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Nazi Prison Escape
The Jailor's Story
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Escape from the canteen
The prisoners were indeed leading us on a merry dance. A sentry reported that he'd been offered 700 marks (about £50) to keep his eyes shut some night to be specified, while on duty at guard post No. 9 outside the canteen. There was another terrace at this point, which went out about 15 yards from the window, and the sentry's beat was below it. The ground was terraced against the walls, and left a belt of dead ground outside our sentries' range of view all around the sides of the prisoners' buildings. Sentry beats were everywhere at the foot of these first terrace projections. There was a small lawn on the terrace above post No. 9, lit at night by searchlights.

Escape map and money Colditz inmates squirreled away large sums in smuggled German marks for use in bribing guards and buying train tickets to freedom once on the outside.
Seven hundred marks was a lot of money. How on Earth had the POWs got hold of it?

We held a security meeting. The money was obviously being smuggled in. How, we found later. It came in parcels, and also on the persons of new arrivals. A British officer once boasted that the British "bank" held over 2,000 marks in real German money, hidden away. It took me nearly four years to find this treasure, but I got it in the end. This was 1941, however, when "hot" money was still "tight."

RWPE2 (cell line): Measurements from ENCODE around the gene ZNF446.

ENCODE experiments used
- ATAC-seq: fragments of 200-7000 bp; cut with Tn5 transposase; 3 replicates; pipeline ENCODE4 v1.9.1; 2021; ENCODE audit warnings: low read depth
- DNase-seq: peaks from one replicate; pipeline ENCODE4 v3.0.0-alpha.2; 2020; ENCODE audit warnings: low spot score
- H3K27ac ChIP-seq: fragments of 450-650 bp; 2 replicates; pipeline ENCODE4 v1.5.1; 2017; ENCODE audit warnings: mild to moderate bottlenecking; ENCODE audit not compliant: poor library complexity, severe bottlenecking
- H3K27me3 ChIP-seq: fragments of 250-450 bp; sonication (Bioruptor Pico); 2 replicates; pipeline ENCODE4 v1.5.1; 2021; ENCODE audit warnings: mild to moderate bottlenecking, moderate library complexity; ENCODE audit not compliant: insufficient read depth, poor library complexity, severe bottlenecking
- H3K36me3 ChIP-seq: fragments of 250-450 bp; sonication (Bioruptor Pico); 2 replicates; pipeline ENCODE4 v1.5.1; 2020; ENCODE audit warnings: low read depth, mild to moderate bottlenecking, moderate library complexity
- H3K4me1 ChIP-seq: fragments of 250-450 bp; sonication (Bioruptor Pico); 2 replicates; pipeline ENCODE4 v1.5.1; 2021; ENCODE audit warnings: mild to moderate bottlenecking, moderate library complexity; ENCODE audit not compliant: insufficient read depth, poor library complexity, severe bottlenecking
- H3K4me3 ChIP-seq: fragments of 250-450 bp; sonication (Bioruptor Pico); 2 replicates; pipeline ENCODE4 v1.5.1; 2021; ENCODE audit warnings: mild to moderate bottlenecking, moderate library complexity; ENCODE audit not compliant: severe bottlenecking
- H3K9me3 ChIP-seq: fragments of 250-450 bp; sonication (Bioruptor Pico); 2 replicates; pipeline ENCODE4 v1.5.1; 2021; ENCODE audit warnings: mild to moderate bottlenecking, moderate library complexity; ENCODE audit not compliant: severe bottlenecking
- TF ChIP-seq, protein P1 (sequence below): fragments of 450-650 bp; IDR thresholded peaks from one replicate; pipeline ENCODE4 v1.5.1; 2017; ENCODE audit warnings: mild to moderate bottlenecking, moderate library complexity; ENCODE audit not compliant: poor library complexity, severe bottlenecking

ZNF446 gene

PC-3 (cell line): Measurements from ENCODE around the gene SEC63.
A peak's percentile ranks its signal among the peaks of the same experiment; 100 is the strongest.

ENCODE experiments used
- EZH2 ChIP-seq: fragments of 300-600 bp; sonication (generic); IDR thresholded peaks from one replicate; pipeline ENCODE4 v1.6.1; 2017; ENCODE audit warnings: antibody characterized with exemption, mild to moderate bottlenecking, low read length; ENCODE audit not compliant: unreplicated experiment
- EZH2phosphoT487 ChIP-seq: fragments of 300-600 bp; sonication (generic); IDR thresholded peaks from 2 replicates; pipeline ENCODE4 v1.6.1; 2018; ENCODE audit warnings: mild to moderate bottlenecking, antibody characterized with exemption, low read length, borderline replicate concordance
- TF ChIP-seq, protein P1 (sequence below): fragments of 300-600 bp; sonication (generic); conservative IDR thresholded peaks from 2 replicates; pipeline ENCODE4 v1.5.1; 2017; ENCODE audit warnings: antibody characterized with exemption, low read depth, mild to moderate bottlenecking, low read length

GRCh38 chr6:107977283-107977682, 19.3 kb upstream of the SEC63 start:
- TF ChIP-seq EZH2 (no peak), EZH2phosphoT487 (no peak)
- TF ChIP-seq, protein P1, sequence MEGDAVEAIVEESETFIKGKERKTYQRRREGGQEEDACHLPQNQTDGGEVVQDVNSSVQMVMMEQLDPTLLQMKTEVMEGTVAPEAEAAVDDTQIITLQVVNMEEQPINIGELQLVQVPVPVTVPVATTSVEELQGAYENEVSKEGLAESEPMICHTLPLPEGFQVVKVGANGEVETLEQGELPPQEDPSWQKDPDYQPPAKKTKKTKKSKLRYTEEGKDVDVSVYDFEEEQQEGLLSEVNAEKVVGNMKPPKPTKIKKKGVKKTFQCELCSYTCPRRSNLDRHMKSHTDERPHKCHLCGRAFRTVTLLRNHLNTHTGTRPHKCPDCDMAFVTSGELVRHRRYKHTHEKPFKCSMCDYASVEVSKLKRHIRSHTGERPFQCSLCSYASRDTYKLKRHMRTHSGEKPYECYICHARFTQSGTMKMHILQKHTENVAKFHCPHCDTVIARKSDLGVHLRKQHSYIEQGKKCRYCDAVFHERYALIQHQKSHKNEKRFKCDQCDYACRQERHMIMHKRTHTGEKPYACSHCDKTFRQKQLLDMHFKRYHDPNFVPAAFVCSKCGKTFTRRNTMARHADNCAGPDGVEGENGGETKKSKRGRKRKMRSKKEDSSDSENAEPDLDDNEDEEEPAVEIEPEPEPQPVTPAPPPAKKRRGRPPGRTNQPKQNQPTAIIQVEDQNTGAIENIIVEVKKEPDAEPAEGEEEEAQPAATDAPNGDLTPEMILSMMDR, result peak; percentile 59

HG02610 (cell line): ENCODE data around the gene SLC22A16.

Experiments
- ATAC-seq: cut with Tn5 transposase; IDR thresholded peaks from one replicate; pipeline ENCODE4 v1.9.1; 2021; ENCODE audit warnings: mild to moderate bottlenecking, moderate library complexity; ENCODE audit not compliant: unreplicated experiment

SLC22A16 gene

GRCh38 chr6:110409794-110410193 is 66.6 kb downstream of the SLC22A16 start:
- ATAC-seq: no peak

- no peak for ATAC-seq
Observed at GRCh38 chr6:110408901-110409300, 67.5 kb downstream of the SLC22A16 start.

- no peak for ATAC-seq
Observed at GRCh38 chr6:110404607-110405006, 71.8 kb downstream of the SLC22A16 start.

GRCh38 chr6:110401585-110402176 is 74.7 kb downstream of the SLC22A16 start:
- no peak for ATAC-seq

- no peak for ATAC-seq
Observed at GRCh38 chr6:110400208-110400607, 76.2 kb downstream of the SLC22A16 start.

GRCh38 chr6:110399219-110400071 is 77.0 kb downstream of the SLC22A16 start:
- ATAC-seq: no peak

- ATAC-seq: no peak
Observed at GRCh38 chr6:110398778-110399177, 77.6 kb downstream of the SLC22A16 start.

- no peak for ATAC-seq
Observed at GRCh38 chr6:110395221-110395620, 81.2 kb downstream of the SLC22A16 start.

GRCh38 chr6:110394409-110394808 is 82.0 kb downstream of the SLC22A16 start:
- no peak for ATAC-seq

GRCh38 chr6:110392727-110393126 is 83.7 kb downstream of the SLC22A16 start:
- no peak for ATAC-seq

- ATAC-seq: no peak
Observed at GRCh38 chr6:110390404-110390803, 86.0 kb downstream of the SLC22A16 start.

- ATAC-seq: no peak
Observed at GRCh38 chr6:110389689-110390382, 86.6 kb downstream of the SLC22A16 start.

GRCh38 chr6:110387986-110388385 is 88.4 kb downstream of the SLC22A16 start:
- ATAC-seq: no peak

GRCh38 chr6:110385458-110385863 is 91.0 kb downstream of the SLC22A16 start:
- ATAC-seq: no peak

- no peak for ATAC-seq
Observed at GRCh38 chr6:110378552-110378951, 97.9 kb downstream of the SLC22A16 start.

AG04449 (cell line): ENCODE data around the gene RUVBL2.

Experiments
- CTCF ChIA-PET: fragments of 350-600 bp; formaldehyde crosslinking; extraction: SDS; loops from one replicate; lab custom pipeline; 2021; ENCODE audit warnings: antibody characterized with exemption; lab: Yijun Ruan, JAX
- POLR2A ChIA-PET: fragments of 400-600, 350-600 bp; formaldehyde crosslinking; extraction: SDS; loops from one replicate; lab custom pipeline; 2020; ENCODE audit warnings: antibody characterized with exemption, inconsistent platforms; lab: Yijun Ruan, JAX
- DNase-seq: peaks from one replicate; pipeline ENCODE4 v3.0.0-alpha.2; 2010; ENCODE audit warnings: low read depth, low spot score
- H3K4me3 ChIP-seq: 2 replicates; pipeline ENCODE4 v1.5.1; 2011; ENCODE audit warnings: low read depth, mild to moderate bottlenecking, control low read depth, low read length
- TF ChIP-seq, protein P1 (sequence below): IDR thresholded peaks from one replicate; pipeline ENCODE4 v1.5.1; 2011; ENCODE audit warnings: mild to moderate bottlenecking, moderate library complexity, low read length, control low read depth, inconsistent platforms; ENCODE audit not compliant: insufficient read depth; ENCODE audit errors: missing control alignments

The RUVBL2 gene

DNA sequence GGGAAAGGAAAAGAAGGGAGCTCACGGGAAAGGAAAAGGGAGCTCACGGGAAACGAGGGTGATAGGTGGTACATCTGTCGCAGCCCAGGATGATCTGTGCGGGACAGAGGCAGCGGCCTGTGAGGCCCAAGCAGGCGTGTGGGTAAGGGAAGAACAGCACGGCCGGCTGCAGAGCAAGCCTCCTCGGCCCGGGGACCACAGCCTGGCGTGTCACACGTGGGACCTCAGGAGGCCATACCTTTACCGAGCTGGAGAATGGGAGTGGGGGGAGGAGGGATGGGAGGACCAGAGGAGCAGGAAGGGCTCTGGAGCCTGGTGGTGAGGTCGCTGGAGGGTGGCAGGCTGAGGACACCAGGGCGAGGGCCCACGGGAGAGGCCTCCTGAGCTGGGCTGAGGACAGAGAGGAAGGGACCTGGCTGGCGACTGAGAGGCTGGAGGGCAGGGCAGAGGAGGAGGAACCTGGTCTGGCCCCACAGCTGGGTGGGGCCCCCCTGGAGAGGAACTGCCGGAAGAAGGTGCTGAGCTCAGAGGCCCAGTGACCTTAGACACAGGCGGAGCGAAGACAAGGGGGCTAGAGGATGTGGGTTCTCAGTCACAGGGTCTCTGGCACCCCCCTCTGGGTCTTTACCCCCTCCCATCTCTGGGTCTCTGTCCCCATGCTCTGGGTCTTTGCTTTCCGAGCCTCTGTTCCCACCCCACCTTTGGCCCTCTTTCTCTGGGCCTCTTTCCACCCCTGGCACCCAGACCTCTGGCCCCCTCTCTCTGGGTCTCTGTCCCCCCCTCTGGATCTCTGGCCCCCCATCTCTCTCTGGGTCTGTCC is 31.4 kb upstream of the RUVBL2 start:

We told this particular sentry to carry on with the game and keep us informed. In due course he got 100 marks as the first part of his bribe. Whitsun was coming. Staff were going on leave, and tension would be relaxed. The guard was due on duty again between 9 and 11 o'clock the Thursday evening before Whitsun, May 29th. It was then light till 8 o'clock. Two days before, the guard was told, "From now on keep your head down when on duty." He passed this on to us, and we made our preparations.

The canteen. Somewhere near there they were going to break out, but where? From below? Impossible. The inside drain cover in the canteen floor was sealed. From above? Not in the searchlights. Would they fuse the lights and come down a rope in the dark? Would they get out of the canteen by one of the windows? The guard had been assured that there would be no traces after the escape, so he couldn't possibly be suspected. How "Zum Donnerwetter" were they going to get out? We thought and talked and felt very foolish. That we should have to wait on the prisoners for a line of action!

Hole in canteen floor The Germans thought they had successfully cemented shut the canteen drain cover. They hadn't.